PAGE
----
Training And Development In Hrm

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Training and development in HRM

Training and development in HRM


Modern human resource management emerged from the husk of traditional personnel management in the 1980s. Whereas personnel management had been concerned with the efficient administration of people-related issues in organisations, modern human resource management goes much further in embracing the management of change, job design, socialisation and appraisal as the key levers to achieve organisational success. Guest (1987) set the agenda for what modern human resource management is trying to achieve - integration with the business strategy of the organisation, employee commitment, flexibility and quality. These are still very much the aims of human resource management. Identifying commitment as a major element of human resource management Storey (1995, p. 5) devised what is still regarded as one of the best original definitions of human resource management:

Human resource management is a distinctive approach to employment management which seeks to achieve competitive advantage through the strategic deployment of a highly committed and capable workforce using an array of cultural, structural and personnel techniques.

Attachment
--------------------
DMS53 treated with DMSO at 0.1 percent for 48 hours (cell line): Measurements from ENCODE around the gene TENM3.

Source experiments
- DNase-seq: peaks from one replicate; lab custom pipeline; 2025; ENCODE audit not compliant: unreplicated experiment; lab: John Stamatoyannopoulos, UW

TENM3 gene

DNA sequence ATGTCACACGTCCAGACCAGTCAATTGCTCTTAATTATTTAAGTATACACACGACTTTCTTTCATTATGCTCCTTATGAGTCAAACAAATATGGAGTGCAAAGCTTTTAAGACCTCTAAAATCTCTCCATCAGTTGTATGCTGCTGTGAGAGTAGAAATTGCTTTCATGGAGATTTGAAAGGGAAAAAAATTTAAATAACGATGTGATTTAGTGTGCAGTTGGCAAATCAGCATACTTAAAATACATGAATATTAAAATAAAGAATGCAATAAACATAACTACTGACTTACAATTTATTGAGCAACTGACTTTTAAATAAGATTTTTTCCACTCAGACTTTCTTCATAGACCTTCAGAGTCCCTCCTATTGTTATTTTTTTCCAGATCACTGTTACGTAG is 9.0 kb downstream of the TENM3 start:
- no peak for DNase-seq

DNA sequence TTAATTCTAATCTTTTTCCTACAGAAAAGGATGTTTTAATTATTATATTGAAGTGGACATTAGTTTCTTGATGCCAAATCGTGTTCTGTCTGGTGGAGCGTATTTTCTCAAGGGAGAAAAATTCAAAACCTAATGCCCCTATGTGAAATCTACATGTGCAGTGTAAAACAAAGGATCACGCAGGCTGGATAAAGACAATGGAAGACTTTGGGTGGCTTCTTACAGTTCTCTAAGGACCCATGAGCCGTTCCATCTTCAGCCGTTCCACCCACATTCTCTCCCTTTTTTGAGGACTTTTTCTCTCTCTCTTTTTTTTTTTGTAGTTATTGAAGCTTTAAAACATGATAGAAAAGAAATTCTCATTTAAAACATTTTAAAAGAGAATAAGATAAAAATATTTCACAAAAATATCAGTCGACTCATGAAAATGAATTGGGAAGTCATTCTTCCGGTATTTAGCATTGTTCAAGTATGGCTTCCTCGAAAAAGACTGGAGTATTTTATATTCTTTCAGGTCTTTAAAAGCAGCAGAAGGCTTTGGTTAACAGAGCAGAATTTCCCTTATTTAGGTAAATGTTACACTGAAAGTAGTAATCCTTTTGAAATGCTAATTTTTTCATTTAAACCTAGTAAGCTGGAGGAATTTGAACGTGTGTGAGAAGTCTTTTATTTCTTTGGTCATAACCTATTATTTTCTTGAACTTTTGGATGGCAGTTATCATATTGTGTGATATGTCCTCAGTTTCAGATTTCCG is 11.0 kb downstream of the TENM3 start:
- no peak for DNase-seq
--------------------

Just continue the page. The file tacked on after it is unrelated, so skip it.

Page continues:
The central theme in research in human resource management since the mid 1990s has been the relationship of modern human resource management to organisational performance (Batt, 2006). In the mid 1990s the ground breaking work of Huselid and his colleagues showed that human resource management practices could be clearly linked to the financial and productivity performance of firms (Huselid, 1995; Huselid, Jackson and Schuler, 1997; Becker and Huselid, 1998). Huselid's work seemed to demonstrate that faith in good human resource management practices, which until this point had been driven by a vague belief that treating people well at work would improve the bottom line performance of organisations (Pfeffer, 1994), was well placed and that a direct quantitative relationship existed between the implementation of advanced human resource management practices and the hard financial measures of organisational performance preferred by senior managers and Boards of Directors.

In more recent years, the work on the links between human resource management and organisational performance has been supplemented by research showing that human resource management is also positively linked to the motivation and well-being of workers in organisations. Guest has shown that workers approve of the practices implied by the term human resource management and that the use of human resource management has led to the development of positive psychological contracts between workers and managers in organisations (Guest, 1999, 2002). This work seems to show that far from exploiting workers, as some critics have argued, the use of human resource management creates high levels of job satisfaction and motivation amongst workers, helping to explain the mechanism for the positive relationship between human resource management and organisational performance documented by Huselid and others.1 This work has not gone uncontested, however. Critics of the research on human resource management and firm performance have argued persuasively that the definitions of human resource management that have been used vary widely between different studies and that the research methodologies often exhibit significant flaws (Boselie, Dietz and Boon, 2005; Marchington and ...